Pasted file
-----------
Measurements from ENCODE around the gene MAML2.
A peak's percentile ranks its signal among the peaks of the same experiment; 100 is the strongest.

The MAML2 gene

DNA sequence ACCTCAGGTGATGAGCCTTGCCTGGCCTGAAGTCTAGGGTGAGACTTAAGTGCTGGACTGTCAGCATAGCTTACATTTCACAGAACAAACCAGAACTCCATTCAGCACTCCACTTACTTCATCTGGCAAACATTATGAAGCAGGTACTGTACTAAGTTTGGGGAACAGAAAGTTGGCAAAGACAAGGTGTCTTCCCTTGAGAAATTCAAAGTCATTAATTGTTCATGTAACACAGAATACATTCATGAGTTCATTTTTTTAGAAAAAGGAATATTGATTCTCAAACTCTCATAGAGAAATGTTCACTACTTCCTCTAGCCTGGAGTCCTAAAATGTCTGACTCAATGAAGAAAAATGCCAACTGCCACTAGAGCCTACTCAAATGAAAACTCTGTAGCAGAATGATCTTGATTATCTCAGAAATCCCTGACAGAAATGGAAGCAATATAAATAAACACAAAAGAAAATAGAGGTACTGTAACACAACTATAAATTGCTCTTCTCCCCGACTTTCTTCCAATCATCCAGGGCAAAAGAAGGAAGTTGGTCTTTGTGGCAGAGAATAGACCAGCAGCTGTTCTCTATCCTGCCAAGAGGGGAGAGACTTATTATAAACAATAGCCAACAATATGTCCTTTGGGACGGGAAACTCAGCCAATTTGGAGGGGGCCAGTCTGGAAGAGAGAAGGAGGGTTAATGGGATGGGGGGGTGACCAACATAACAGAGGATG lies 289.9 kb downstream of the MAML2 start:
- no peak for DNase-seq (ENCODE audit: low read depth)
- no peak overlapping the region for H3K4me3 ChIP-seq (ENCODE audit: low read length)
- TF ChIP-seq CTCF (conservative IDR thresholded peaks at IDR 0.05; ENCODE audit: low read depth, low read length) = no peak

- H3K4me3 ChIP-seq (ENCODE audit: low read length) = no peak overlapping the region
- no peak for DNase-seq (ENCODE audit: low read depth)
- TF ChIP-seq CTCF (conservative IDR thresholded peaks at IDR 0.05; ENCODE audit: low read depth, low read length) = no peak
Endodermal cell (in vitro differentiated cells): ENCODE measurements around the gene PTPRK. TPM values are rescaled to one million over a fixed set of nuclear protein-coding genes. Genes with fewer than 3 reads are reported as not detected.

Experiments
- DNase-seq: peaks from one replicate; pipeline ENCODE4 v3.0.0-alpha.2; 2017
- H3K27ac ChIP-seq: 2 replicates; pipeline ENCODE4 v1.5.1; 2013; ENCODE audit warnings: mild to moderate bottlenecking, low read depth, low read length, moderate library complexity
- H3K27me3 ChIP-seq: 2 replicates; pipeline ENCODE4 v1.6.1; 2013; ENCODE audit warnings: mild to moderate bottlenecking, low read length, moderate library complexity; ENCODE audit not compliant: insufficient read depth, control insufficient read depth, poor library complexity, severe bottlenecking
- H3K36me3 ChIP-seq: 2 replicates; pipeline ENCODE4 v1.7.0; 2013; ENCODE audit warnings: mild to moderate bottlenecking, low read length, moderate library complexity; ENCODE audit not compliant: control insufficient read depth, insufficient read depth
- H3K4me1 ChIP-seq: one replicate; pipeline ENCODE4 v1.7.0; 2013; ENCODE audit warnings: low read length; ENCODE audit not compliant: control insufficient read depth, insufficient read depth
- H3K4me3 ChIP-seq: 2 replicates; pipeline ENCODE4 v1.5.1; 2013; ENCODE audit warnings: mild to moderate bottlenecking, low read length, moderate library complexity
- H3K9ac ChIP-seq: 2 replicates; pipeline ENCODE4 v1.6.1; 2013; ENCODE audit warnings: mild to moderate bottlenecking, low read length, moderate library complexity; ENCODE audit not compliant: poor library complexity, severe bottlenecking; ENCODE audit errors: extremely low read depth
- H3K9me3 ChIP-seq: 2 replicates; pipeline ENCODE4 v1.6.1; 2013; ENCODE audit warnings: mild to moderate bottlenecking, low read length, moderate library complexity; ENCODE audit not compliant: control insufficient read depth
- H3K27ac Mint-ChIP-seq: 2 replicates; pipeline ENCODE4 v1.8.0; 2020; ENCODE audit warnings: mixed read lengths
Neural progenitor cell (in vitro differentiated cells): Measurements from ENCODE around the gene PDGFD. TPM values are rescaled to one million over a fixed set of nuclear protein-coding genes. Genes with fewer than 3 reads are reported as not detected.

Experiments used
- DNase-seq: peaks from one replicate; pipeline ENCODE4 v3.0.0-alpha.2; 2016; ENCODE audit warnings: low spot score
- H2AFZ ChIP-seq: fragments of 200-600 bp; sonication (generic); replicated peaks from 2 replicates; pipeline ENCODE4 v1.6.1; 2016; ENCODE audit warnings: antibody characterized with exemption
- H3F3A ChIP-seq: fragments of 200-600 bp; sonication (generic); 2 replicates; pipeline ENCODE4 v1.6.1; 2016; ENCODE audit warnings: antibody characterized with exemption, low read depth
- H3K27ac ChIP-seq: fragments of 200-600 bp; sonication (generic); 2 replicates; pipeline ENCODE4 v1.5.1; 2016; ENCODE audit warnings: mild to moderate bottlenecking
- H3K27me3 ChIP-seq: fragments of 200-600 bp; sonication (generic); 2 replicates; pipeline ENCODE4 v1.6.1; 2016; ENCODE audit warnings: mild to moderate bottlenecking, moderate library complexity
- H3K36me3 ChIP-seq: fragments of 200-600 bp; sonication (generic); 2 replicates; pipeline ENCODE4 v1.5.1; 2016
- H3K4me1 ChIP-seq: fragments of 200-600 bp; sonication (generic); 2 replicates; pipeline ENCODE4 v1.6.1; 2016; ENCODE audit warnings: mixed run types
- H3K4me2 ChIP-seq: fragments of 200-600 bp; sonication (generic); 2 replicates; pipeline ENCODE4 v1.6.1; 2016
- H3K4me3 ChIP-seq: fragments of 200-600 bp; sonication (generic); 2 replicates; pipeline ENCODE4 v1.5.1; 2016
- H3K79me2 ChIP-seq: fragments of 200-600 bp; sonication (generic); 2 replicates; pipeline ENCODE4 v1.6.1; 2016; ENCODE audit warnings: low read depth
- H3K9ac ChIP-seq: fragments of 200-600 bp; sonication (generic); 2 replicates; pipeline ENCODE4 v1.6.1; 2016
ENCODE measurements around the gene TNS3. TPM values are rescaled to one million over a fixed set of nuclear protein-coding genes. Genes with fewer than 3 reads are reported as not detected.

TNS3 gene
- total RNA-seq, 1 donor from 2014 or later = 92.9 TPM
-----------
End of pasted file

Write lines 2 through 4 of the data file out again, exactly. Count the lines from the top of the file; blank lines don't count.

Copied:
A peak's percentile ranks its signal among the peaks of the same experiment; 100 is the strongest.

The MAML2 gene

DNA sequence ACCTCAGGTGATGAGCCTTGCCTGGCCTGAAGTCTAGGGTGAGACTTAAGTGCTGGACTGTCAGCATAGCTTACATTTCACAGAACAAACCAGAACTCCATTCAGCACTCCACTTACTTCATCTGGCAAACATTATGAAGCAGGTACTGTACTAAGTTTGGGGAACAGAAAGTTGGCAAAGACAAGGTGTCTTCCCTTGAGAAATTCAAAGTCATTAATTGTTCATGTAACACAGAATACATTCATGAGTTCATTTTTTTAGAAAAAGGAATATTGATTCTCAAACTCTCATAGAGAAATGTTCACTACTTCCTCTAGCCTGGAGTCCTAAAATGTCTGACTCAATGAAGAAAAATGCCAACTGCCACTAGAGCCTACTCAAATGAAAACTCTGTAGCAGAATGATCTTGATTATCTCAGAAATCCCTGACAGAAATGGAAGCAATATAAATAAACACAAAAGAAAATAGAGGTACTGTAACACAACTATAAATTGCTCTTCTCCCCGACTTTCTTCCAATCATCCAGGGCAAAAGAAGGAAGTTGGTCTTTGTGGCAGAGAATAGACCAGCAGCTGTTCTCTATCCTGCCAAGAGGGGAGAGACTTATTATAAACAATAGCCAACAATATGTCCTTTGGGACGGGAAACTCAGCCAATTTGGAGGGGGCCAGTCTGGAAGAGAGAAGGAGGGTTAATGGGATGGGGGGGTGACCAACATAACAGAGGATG lies 289.9 kb downstream of the MAML2 start: